This single frame Rosetta navigation camera image was taken from a distance of 77.8 km from the centre of Comet 67P/Churyumov-Gerasimenko on 22 March 2015. The image has a resolution of 6.6 m/pixel and measures 6 x 6 km. The image is cropped and processed to bring out the details of the comet’s activity. Credit: ESA/Rosetta/NAVCAM – CC BY-SA IGO 3.0

Weekly Space Hangout – Nov. 7, 2014: Ship Updates & Solar System Formation

Host: Fraser Cain (@fcain)

Guests:
Morgan Rehnberg (cosmicchatter.org / @cosmic_chatter)
Brian Koberlein (@briankoberlein)
Nicole Gugliucci (cosmoquest.org / @noisyastronomer)

Continue reading “Weekly Space Hangout – Nov. 7, 2014: Ship Updates & Solar System Formation”

Comet’s Head Selected as Landing Site for Rosetta’s Historic Philae Lander

The ‘head’ of the bizarre comet 67P/Churyumov-Gerasimenko has been selected as the primary landing site for the Rosetta spacecraft’s attached Philae lander, attempting mankind’s first ever landing on a comet in mid-November.

Scientists leading the European Space Agency’s Rosetta mission announced the primary landing site at a media briefing today, Sept. 15, at ESA headquarters.

After weeks of detailed study and debate focused on balancing scientific interest with finding a ‘technically feasible’ and safe Philae touchdown site, the team chose a target dubbed Site J as the primary landing site from among a list of five initially selected sites, said Stephan Ulamec, Philae Lander Manager at the DLR German Aerospace Center, at the briefing.

“Site J is the primary landing site around the head of the comet,” Ulamec announced.

“Site C is the backup site on the body [near the bottom of the comet].”

“This was not an easy task. Site J is a mix of flat areas and rough terrain. It’s not a perfectly flat area. There is still risk with high slope areas.”

Credits: ESA/Rosetta/MPS for OSIRIS Team MPS/UPD/LAM/IAA/SSO/INTA/UPM/DASP/IDA
Credits: ESA/Rosetta/MPS for OSIRIS Team MPS/UPD/LAM/IAA/SSO/INTA/UPM/DASP/IDA

He also made clear that there is still some landing uncertainty with the targeting of the lander onto the comet.

Site J is an intriguing region on Comet 67P/Churyumov–Gerasimenko that offers unique scientific potential, with hints of activity nearby, and minimum risk to the lander compared to the other candidate sites, according to ESA.

“As we have seen from recent close-up images, the comet is a beautiful but dramatic world – it is scientifically exciting, but its shape makes it operationally challenging,” says Ulamec.

“None of the candidate landing sites met all of the operational criteria at the 100% level, but Site J is clearly the best solution.”

Philae’s history-making landing on comet 67P is currently scheduled for around Nov. 11, 2014, and will be entirely automatic. The 100 kg lander is equipped with 10 science instruments.

“All of Rosetta’s instruments are supporting the landing site selection,” said Holger Sierks, principal investigator for Rosetta’s OSIRIS camera from the Max Planck Institute for Solar System Research in Gottingen, Germany.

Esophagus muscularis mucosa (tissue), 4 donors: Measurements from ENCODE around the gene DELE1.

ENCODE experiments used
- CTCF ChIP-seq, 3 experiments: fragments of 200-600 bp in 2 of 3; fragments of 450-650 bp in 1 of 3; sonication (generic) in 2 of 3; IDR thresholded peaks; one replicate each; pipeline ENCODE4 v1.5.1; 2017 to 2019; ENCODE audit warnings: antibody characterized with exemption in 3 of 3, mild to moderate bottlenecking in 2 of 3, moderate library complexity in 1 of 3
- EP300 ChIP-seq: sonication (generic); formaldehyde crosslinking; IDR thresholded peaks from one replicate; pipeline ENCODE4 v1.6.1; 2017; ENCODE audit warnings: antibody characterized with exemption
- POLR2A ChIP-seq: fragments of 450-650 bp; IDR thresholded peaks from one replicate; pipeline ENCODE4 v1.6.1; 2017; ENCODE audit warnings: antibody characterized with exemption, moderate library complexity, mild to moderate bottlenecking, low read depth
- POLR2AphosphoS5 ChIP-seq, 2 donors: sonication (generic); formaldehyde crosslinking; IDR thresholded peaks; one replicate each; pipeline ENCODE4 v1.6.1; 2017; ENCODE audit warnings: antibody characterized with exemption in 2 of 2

“Site J is just 500-600 meters away from some pits and an area of comet outgassing activity. They will become more active as we get closer to the sun.

The team is in a race against time to select a suitable landing zone quickly and develop the complex landing sequence since the comet warms up and the surface becomes ever more active as it swings in closer to the sun and makes the landing ever more hazardous.

Since the descent to the comet is passive it is only possible to predict that the landing point will place within a ‘landing ellipse’ typically a few hundred metres in size, the team elaborated.

The three-legged lander will fire two harpoons and use ice screws to anchor itself to the 4 kilometer (2.5 mile) wide comet’s surface. Philae will collect stereo and panoramic images and also drill 20 to 30 centimeters into and sample its incredibly varied surface.

“We will make the first ever in situ analysis of a comet at this site, giving us an unparalleled insight into the composition, structure and evolution of a comet,” says Jean-Pierre Bibring, a lead lander scientist and principal investigator of the CIVA instrument at the IAS in Orsay, France.

“Site J in particular offers us the chance to analyse pristine material, characterise the properties of the nucleus, and study the processes that drive its activity.”

“It’s amazing how much we have learned so far.”

“We are in a true revolution of how we think Planets form and evolve,” Bibring elaborated at the briefing.

“We will make many types of scientific measurements of the comet from the surface. We will get a complete panoramic view of the comet on the macroscopic and microscopic scale.”

Rosetta is currently orbiting the comet from a distance of 30 km, said ESA Rosetta flight director Andrea Accomazzo. He said it will likely go even closer to 20 km and perhaps 10 km.

Four-image photo mosaic comprising images taken by Rosetta's navigation camera on 2 September 2014 from a distance of 56 km from comet 67P/Churyumov-Gerasimenko. The mosaic has been contrast enhanced to bring out details of the coma, especially of jets of dust emanating from the neck region. Credits: ESA/Rosetta/NAVCAM/Marco Di Lorenzo/Ken Kremer - kenkremer.com